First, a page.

The Facebook data-harvesting scandal has sparked outrage, a congressional hearing and promises of investigations, refueling the discussion on data privacy in the age of hyper-connectivity. But in the furor over Facebook, few people seem to be talking about what happens to the data that their vehicles collect, Auto Care Association President Bill Hanvey laments.
“Though consumers are very aware of their data privacy (or lack of) when it comes to the internet and social media, the vast majority of motorists have no idea that their personal information is also being collected, aggregated and transmitted back to automakers, and then being sold to the highest bidder,” Hanvey says in the latest issue of the association’s Auto Care Insider publication.
Hanvey points out that today’s vehicles generate a treasure trove of data that could be invaluable to repair shops – “but only if we have access to it.”
“Right now, automakers have total control over this valuable data,” Hanvey writes. “And they’re using it to push car owners to higher-priced service centers for their needs – shutting out independent auto care providers like us.”
The Auto Care Association has been the leading voice for independent repair facilities in the fight for access to vehicle data. The association, which recently launched the “Your Car, Your Data, Your Choice” campaign, has taken the position that vehicle owners should have the right to access and control their own vehicle data. The automakers don’t see it that way, apparently.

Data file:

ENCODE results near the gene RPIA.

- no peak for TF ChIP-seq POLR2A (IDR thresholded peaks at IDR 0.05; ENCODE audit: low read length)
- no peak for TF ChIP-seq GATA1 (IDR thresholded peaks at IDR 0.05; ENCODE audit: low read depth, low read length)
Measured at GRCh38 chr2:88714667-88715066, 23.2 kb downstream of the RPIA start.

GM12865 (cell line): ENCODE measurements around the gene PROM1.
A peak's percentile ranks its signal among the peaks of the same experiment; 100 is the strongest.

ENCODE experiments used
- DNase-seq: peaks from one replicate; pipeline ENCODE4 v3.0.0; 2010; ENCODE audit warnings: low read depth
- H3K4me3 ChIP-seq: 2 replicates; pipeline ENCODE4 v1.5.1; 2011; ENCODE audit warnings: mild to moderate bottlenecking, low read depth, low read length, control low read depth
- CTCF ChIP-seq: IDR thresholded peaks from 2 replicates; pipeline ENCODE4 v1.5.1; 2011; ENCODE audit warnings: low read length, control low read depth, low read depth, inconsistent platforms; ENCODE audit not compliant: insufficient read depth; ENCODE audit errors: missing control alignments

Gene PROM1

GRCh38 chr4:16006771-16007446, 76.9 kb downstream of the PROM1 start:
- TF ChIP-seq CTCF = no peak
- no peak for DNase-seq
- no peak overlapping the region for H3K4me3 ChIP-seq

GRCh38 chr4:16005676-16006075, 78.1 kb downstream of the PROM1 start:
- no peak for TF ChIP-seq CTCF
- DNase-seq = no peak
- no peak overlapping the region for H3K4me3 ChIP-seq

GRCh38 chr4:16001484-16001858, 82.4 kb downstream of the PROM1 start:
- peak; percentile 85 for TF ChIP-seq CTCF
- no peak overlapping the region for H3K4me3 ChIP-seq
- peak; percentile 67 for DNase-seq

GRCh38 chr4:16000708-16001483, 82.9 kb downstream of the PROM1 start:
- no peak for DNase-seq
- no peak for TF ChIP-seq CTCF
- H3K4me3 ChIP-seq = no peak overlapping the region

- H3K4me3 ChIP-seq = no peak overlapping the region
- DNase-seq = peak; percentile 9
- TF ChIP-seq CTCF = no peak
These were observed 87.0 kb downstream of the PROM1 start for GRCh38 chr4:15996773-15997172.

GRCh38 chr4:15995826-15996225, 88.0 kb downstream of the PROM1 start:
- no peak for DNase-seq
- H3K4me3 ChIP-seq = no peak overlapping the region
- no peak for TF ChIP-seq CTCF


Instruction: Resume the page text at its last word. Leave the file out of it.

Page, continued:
“The best solution to this issue is a negotiated settlement with the automakers,” the association asserts on its telematics web page. “However, despite extensive attempts by the Auto Care Association and others, the manufacturers have refused any attempts to resolve the data access/control issue, so it’s now the mission of the Auto Care Association to investigate a new path.”
That “new path” is legislation, and the association is pushing for it. For independent repair facilities, the clock is ticking: By 2020, more than 90 percent of new cars will transmit telematics data, according to the association.
The good news is that vehicle owners overwhelmingly are in favor of having control of their data. But if independent repair shops don’t “rise up together,” Hanvey says, they’ll continue to be on the outside looking in, as OEMs continue to steer motorists to their pricey dealer-based service facilities.
“Help us shape the industry for years to come – the first step is getting educated and spreading the word,” Hanvey writes. “We are committed to providing a safe, cyber-secure solution that enables the car owner to make the decision as to where their data is sent. I hope you’ll answer the call.”